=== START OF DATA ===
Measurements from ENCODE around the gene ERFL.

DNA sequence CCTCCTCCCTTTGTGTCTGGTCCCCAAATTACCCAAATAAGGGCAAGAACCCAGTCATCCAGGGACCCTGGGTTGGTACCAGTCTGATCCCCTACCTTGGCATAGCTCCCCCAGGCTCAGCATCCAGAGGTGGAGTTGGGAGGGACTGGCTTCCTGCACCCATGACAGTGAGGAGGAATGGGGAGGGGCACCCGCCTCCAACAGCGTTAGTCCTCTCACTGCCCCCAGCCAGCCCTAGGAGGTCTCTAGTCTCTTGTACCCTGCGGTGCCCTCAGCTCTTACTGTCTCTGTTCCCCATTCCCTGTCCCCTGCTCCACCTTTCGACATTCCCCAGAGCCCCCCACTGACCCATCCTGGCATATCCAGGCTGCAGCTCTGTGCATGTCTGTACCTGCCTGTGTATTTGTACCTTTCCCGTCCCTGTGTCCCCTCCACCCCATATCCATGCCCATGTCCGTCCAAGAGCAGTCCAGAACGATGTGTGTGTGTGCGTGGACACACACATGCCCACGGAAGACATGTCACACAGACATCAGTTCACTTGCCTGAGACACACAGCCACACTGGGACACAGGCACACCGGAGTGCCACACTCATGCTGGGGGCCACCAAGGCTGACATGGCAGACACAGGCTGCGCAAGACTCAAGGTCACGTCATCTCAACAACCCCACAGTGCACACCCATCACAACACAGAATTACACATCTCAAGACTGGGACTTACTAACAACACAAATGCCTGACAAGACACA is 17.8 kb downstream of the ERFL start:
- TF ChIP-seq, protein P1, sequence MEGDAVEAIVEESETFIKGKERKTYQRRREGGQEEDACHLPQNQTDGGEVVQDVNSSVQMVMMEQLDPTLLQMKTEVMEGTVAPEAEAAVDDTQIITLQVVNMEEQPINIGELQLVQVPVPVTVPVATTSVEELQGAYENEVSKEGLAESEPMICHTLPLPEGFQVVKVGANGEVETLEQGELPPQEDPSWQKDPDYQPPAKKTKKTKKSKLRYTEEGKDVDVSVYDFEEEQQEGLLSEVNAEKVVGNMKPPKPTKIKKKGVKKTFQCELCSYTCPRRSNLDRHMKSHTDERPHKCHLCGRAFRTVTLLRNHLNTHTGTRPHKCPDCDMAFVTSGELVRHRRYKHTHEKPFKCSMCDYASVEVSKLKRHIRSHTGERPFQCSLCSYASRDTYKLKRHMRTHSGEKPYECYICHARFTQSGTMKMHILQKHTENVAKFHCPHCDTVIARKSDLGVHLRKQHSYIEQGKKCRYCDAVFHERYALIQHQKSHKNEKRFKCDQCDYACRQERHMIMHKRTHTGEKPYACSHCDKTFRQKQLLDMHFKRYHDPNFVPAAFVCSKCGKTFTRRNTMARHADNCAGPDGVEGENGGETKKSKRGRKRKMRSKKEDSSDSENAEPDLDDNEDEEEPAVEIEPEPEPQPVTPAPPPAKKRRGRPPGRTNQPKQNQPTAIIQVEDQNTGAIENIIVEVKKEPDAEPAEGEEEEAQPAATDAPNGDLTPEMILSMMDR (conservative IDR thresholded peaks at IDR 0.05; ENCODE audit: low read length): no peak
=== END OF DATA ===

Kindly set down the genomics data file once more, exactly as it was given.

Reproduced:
Measurements from ENCODE around the gene ERFL.

DNA sequence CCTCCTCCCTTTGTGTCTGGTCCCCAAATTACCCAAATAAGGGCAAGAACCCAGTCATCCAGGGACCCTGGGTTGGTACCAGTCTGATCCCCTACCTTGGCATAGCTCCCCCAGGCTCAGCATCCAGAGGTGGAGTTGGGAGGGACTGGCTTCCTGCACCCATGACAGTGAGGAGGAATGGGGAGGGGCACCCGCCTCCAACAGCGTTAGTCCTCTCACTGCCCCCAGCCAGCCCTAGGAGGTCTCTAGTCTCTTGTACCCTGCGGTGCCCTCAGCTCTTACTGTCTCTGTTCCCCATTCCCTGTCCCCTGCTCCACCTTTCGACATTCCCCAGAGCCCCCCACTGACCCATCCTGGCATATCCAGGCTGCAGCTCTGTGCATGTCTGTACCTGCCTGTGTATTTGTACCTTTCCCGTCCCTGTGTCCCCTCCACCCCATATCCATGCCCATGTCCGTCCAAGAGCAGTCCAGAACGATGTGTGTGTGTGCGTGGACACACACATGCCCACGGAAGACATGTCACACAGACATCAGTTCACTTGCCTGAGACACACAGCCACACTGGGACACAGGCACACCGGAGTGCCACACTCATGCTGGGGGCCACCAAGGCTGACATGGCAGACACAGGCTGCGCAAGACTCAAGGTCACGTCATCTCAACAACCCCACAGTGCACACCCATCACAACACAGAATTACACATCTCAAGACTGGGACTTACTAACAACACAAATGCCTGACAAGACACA is 17.8 kb downstream of the ERFL start:
- TF ChIP-seq, protein P1, sequence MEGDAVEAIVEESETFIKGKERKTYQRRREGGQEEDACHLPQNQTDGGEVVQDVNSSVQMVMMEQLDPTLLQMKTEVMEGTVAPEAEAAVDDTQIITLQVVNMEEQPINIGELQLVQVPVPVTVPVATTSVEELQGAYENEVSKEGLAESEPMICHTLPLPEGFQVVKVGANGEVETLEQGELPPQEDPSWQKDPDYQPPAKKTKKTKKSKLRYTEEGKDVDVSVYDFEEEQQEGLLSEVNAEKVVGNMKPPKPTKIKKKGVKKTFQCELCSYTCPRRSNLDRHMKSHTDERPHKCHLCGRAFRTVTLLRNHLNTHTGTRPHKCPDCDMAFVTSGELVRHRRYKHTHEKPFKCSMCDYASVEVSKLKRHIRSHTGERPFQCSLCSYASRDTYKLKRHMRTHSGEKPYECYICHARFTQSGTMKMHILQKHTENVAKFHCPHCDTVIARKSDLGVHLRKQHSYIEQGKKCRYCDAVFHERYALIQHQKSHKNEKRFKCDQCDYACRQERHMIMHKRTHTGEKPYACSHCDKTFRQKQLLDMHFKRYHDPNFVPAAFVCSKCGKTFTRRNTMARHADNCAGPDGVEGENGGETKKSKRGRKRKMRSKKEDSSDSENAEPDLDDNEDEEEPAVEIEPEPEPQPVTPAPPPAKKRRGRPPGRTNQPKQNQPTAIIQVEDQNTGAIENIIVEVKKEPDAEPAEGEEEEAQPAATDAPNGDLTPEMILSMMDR (conservative IDR thresholded peaks at IDR 0.05; ENCODE audit: low read length): no peak